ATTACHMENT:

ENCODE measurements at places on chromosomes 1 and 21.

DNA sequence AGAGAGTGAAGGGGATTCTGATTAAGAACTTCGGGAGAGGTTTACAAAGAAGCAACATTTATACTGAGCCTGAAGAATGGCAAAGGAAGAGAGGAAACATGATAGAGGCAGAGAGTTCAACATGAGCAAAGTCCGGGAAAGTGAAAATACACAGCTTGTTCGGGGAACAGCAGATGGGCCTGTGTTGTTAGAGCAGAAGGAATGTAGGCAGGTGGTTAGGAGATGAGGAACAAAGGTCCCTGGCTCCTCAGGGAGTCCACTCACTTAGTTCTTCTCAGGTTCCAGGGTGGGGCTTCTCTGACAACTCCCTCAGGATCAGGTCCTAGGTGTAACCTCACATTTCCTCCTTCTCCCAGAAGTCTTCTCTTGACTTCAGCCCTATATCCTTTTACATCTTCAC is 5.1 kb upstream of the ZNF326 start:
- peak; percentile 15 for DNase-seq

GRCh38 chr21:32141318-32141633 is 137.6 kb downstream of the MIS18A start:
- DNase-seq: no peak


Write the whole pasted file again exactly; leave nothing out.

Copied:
ENCODE measurements at places on chromosomes 1 and 21.

DNA sequence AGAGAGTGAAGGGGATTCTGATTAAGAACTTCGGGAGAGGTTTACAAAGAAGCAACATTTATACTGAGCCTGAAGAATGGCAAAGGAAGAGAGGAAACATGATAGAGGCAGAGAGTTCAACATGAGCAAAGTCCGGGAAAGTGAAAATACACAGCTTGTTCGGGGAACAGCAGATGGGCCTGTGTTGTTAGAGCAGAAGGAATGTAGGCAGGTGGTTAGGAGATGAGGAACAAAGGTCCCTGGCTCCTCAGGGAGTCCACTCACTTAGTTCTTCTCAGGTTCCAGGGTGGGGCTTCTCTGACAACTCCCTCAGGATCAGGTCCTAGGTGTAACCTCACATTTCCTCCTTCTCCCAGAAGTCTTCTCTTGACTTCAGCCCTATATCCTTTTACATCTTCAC is 5.1 kb upstream of the ZNF326 start:
- peak; percentile 15 for DNase-seq

GRCh38 chr21:32141318-32141633 is 137.6 kb downstream of the MIS18A start:
- DNase-seq: no peak